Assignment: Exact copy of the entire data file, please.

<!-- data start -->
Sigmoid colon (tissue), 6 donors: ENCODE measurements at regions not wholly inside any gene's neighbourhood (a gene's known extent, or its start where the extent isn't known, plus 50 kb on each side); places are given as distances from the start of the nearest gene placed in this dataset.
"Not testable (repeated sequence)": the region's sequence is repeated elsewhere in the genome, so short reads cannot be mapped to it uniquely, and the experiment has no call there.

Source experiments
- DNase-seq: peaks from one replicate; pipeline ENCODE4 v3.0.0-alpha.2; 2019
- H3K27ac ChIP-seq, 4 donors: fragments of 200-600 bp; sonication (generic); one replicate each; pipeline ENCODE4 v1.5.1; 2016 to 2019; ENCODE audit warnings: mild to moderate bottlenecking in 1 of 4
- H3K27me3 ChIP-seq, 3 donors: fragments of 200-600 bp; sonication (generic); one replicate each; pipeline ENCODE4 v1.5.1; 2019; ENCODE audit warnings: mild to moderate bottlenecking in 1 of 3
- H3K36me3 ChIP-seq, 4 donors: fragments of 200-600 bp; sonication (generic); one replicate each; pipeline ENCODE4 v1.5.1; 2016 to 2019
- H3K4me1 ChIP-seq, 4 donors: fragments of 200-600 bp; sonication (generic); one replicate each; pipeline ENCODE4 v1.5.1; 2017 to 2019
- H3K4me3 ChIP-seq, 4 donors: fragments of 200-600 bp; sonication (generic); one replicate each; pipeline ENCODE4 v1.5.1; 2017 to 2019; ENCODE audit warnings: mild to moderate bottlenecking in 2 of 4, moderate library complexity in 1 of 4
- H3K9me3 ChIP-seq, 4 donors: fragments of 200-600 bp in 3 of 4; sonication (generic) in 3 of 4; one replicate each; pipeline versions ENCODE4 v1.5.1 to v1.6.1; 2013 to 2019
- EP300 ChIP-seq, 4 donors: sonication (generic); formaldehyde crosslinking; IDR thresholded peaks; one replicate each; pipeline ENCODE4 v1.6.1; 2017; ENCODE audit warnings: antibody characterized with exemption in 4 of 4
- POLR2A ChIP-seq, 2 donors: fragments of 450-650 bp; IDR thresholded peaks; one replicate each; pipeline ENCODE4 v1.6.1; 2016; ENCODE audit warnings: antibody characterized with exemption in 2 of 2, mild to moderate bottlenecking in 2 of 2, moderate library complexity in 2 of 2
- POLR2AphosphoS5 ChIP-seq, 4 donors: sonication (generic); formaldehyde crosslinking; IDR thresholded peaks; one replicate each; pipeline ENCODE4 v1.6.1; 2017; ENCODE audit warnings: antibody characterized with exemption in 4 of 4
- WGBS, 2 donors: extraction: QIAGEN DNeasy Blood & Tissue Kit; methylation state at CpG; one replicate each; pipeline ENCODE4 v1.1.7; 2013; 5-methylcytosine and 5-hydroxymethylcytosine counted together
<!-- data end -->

Sigmoid colon (tissue), 6 donors: ENCODE measurements at regions not wholly inside any gene's neighbourhood (a gene's known extent, or its start where the extent isn't known, plus 50 kb on each side); places are given as distances from the start of the nearest gene placed in this dataset.
"Not testable (repeated sequence)": the region's sequence is repeated elsewhere in the genome, so short reads cannot be mapped to it uniquely, and the experiment has no call there.

Source experiments
- DNase-seq: peaks from one replicate; pipeline ENCODE4 v3.0.0-alpha.2; 2019
- H3K27ac ChIP-seq, 4 donors: fragments of 200-600 bp; sonication (generic); one replicate each; pipeline ENCODE4 v1.5.1; 2016 to 2019; ENCODE audit warnings: mild to moderate bottlenecking in 1 of 4
- H3K27me3 ChIP-seq, 3 donors: fragments of 200-600 bp; sonication (generic); one replicate each; pipeline ENCODE4 v1.5.1; 2019; ENCODE audit warnings: mild to moderate bottlenecking in 1 of 3
- H3K36me3 ChIP-seq, 4 donors: fragments of 200-600 bp; sonication (generic); one replicate each; pipeline ENCODE4 v1.5.1; 2016 to 2019
- H3K4me1 ChIP-seq, 4 donors: fragments of 200-600 bp; sonication (generic); one replicate each; pipeline ENCODE4 v1.5.1; 2017 to 2019
- H3K4me3 ChIP-seq, 4 donors: fragments of 200-600 bp; sonication (generic); one replicate each; pipeline ENCODE4 v1.5.1; 2017 to 2019; ENCODE audit warnings: mild to moderate bottlenecking in 2 of 4, moderate library complexity in 1 of 4
- H3K9me3 ChIP-seq, 4 donors: fragments of 200-600 bp in 3 of 4; sonication (generic) in 3 of 4; one replicate each; pipeline versions ENCODE4 v1.5.1 to v1.6.1; 2013 to 2019
- EP300 ChIP-seq, 4 donors: sonication (generic); formaldehyde crosslinking; IDR thresholded peaks; one replicate each; pipeline ENCODE4 v1.6.1; 2017; ENCODE audit warnings: antibody characterized with exemption in 4 of 4
- POLR2A ChIP-seq, 2 donors: fragments of 450-650 bp; IDR thresholded peaks; one replicate each; pipeline ENCODE4 v1.6.1; 2016; ENCODE audit warnings: antibody characterized with exemption in 2 of 2, mild to moderate bottlenecking in 2 of 2, moderate library complexity in 2 of 2
- POLR2AphosphoS5 ChIP-seq, 4 donors: sonication (generic); formaldehyde crosslinking; IDR thresholded peaks; one replicate each; pipeline ENCODE4 v1.6.1; 2017; ENCODE audit warnings: antibody characterized with exemption in 4 of 4
- WGBS, 2 donors: extraction: QIAGEN DNeasy Blood & Tissue Kit; methylation state at CpG; one replicate each; pipeline ENCODE4 v1.1.7; 2013; 5-methylcytosine and 5-hydroxymethylcytosine counted together